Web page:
Q. How did your journey in classical dance begin?

A. Like walking and talking, I had been dancing before I even knew it! It was always, and it remains, a part of me. My mom and dad would be dancing all day, and when I was done with school I would watch them or join the class. For me, dancing was like eating and sleeping—very natural.

Q. How would you describe Kuchipudi, the from you have mastered, to a layperson?

A. Kuchipudi is a living link to our temple traditions and to dance drama (Yakshagana) traditions of the Telugu land. It is a beautiful combination of dance and theatre that involves life-like movements, giving the dancer freedom to really expand their horizons and fill in the shoes of the character they are playing without any limitations. Kuchipudi is a fluid classical dance style and displays a beautiful array of abhinaya.

Q. You have been trained under your parents, the legendary dancing couple Dr Raja Radha Reddy and Dr Kaushalya Reddy. How did it feel learning from them? Was there any pressure?

A. No. Their status as dancers and choreographers was never, and has not been of any consequence to me. 

Q. What kinds of challenges did you face as a beginner in this field?

A. I don’t quite remember, since I started at such a tender age. I was quite an energetic child with all the energy in the world to dance, play and study, as well as to do everything else.

Q. You played the part of Satyabhama in your recent dance-drama, Bhama Kalāpam. Tell us about your experience.

A. I think the most challenging part was the vachika abhinaya (expressing through dialogues), considering that I was playing a character from our mythology. I was playing a period role and had to recreate the body language (angika abhinaya, tone and accent of a Telugu-speaking nayika from way back. Also, it was not easy for me to recreate a lady who has an air about her. I think it has taken me a couple of shows and bad criticisms to be able to do that bit to the capacity that I did.

Q. You have performed at various international festivals, including at the Grammys after-party. How would you compare your experiences of performing in India with those of your international shows?

A. Foreigners are in awe of classical music and dance. They are swept away, to the say the least, by the ethereal, exotic and deep history that is displayed in our audio-visuals of the classical disciplines. They are very receptive and have great respect for it all. It›s a pleasure performing both within and outside the country.

Q. How did you decide to choose Kuchipudi? Why not any other classical dance form?

A. Kuchipudi chose me, and I am grateful for it.

Q. Have you ever performed a fusion piece, that is Kuchipudi mixed with some other dance or musical form? What are your views on dance fusion in general?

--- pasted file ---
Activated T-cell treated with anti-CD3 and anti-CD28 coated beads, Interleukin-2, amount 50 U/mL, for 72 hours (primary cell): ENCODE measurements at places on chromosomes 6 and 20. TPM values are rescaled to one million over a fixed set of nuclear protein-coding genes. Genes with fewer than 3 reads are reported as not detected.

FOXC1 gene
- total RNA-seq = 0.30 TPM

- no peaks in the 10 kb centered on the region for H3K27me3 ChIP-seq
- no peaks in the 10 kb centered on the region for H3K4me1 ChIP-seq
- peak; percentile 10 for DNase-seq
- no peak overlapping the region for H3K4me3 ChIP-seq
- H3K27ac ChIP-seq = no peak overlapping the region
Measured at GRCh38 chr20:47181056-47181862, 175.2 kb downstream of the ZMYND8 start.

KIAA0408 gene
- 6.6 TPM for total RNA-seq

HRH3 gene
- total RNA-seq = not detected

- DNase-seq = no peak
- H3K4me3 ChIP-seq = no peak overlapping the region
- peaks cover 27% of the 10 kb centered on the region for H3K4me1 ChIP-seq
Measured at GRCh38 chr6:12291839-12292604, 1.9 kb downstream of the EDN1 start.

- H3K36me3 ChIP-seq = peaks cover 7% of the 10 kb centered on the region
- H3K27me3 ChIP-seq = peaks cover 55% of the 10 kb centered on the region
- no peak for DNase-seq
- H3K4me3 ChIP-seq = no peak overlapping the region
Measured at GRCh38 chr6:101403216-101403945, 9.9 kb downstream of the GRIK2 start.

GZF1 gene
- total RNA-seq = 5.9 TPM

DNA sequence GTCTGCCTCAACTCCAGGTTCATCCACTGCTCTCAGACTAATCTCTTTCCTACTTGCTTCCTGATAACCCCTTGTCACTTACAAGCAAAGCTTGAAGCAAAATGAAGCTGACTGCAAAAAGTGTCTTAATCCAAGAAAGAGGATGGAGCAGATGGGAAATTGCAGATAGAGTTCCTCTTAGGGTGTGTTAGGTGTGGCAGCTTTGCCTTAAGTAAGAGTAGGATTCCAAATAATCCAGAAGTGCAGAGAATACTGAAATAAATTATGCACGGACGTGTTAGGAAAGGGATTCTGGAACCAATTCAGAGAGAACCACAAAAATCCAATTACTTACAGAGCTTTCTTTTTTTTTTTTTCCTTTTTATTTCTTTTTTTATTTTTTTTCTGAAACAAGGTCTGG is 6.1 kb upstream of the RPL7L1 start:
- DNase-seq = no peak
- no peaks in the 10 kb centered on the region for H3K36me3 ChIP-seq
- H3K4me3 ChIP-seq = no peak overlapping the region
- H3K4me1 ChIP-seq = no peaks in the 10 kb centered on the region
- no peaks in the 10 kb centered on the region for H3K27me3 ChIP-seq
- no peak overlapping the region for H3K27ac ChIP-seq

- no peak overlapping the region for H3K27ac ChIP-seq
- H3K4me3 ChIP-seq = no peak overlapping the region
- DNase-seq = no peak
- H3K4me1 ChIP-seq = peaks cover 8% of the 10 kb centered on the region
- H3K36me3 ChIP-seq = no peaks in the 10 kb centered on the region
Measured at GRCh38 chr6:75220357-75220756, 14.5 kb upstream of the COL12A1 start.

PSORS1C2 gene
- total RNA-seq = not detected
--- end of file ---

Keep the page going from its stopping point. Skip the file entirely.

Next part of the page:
A. I have done my very own production, called Faces, fusing both of my passions, namely Western music and Kuchipudi dance, where I performed the two with dancers and live music that I had written. However, I do not like to experiment with the true nature and identity of Kuchipudi itself. As for fusion, it’s fine so long as there is no dumbing-down and diluting of the style/identity of the kind of music a dance is set to. Any language is acceptable as long as it is respectable.

Q. Besides Kuchipudi, you have acquired intensive training in Carnatic music as well as in Western music. Tell us more about your life in music.
A. I have been learning Carnatic vocals since I was four, just like Kuchipudi. Earlier, I used to learn from Guru Durgaprasad and now from Dr K. Vageesh. I believe Carnatic music requires a high level of skill, which prepares you to sing anything you desire, provided you have a good exposure and understanding of the other styles you are experimenting with. While learning Carnatic, I have always loved listening to and mimicking all the popular artists in Western contemporary music. From a very tender age, I used to emulate the vocal style of Christina Aguilera, Chris Cornell, Shakira, and Robert Plant etc. I then went on to pursue an AA degree with a dual emphasis in vocal performance and independent artistry at the Musicians Institute, Hollywood, California. I worked on my own music and released an EP named Tangled In Emotions, which was very well received internationally.

Q. You have also done a song for the Hollywood film, Joy Ride 3. Are you planning to take up more such projects?

A. The whole world is a canvas and I am an artist. So why not?

Q. What qualities does one require to become a good Kuchipudi dancer?
A. Rhythm sense, dedication, passion, consistency, discipline… so much. But I am not one to list minimum requirements. Anyone can acquire any of these at any stage in life. However, rhythm sense is a gift that only God can give you.

Q. What goes through your mind when you’re performing on stage?

A. Nothing. It’s fully engaged in whatever it is that I am performing. I think it is the closest to what happens when you have attained a meditative state. It›s incomparable. I cannot explain it… It is all consuming. 

Q. What can be done to promote Kuchipudi on the world stage?

A. Quality training and performances are of the utmost importance. And only if good performers and productions are showcased, will the form be able to engulf everyone in its magic. Of course, other factors include the language, music, and presentation—which can be modified to make it accessible and/or relatable to all.

Q. What about engaging with the youth? Are the new generations willing to learn Kuchipudi?

A. Yes, of course. We have an institute, having five branches, with hundreds of children enrolled nationally. And there are many who are interested internationally as well.


Leave a Reply

Your email address will not be published. Required fields are marked *